Let's Know Each Other.

  • Enneagram

  • MBTA

  • DiSC

  • StrengthsFinder2.0 / CliftonStrengths

  • Astrological Sign

Astrology? Sure! Why not? These are all versions of personal categorization. Whether it's behavioural, or communication style, or positive psychology, or when 'n' where you were born on the planet, these categorizations can simplify interactions by looking at how our personalities are projected along any of these frameworks. Much like any report or metric you care to track, though, it's only useful if you do something with this information, so let's use my information and see what we can gleam.

  • Enneagram: N/A - I haven't done this one.

  • MBTA: Red Line - This is the subway line I take most frequently nowadays. I'm not sure what it says about me (I'll leave that to you), but I'm hoping you caught how it should've been 'MBTI'.

  • MBTI: ENTJ - That 'N' piece indicates I prefer talking about bigger picture ideas over combing through facts 'n' figures, so if you're going to sell something to me, now you know. In reality, I'm 'barely' and 'N', indicative of how I also enjoy talking about the specifics.

  • DiSC: Id - This assessment tells me I engage others with stories, yet take on too many things at once. Both are true. When approaching me, know I enjoy talking about people & relationships over things, and that I have an action bias.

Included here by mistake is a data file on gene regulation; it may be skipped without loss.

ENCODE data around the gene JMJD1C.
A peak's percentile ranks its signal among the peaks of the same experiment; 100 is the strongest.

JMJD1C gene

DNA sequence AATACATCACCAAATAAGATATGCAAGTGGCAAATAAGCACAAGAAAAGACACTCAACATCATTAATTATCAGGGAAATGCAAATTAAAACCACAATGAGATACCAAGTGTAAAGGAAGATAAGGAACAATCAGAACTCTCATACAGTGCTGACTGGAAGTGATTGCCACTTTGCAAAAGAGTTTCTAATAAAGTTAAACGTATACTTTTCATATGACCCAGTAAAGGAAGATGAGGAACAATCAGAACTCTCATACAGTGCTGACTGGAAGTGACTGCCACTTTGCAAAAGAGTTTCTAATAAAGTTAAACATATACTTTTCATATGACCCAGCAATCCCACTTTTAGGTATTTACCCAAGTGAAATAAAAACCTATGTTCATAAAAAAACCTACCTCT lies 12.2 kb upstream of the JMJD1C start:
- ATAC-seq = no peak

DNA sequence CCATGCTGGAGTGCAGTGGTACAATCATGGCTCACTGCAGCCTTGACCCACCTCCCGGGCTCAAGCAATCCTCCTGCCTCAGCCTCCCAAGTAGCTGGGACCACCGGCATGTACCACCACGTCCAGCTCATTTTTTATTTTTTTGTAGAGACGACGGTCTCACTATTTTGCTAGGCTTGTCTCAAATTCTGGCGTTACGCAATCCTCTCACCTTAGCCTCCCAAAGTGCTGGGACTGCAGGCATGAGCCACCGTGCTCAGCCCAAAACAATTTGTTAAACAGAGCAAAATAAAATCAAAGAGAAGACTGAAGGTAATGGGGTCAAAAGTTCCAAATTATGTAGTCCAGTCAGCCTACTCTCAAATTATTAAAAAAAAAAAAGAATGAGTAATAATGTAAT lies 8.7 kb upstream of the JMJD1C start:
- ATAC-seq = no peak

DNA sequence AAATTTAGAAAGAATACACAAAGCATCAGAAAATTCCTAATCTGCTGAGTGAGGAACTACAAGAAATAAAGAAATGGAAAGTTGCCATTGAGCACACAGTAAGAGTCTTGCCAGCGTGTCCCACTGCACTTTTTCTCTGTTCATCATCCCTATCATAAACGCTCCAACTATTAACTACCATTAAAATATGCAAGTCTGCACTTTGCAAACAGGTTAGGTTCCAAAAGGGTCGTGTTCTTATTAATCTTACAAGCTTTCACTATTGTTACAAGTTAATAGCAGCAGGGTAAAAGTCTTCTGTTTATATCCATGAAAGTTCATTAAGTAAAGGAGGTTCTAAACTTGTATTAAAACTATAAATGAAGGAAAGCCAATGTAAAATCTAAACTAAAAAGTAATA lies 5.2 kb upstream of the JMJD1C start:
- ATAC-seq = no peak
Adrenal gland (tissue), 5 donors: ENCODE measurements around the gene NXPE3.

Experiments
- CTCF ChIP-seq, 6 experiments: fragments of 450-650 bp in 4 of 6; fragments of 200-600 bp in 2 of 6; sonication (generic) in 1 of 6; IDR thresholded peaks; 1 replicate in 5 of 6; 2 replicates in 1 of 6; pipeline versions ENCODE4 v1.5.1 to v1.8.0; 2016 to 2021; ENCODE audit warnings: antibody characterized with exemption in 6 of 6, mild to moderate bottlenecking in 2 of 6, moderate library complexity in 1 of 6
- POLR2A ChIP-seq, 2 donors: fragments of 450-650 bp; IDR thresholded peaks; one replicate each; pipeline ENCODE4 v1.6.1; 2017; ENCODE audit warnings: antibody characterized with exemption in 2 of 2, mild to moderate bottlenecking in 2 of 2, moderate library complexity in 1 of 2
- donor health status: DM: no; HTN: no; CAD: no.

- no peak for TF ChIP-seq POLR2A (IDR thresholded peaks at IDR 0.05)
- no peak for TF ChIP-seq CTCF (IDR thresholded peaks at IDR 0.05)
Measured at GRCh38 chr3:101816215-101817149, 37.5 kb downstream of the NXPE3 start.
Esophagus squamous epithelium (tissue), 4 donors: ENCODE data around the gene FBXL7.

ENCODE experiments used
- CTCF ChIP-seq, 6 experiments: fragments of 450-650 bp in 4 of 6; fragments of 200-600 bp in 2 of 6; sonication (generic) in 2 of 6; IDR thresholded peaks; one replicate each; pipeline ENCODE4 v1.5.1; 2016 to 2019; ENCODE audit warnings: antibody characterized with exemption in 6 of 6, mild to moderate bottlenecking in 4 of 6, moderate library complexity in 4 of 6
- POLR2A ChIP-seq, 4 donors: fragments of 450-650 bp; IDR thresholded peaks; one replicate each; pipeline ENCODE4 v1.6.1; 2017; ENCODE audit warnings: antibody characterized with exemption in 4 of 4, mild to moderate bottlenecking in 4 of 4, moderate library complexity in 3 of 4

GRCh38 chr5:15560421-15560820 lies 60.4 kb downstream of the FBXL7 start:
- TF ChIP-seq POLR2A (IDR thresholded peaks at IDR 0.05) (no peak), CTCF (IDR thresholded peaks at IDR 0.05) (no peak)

• StrengthsFinder2.0 / CliftonStrengths: Significance, Maximizer, Achiever, Self-Assurance, Relator - These are my top 5 of 34. In my last manager gig, I bought each of my direct reports the book at $20 a pop so they could take the assessment, hopefully share with me their info (they all did), and I could tailor how I helped grow each of them based on what they were good at. Some found it mostly useless. Some found it eye-openingly useful. Mine validated my deeper inclinations to any situation. Your mileage may vary.

  • Astrological Sign: Aquarius - I guess... uh... I like carrying water?

Find commonalities with your teammates ("You ride the Red Line, too?"). Discover complementary possibilities ("Let's ride the Red Line together!"). Playfully throw shade at those who are categorized differently ("The Green Line has too many stops, especially the 'B' branch. Sucks to be those poor souls."). Build off of this knowledge ("Just found out signal problems are causing a massive delay. Let's find another way home. Still better than living on the Green Line...").

Let's Build Trust.

  • Ask Cute Questions.

  • Do Something Together.

  • Suffer Together.

  • Know Each Other.

These are all versions of building trust. Trust takes time. Trust takes being vulnerable. It is the basis for greater accomplishments - you know this. And like anything great in life, it's well worth doing repeatedly.

So remember, folks:

Avoid the Green Line.

Wait. No. Let's try again:

Building relationships takes recurring effort.

That's my experience around team building. What's missing here?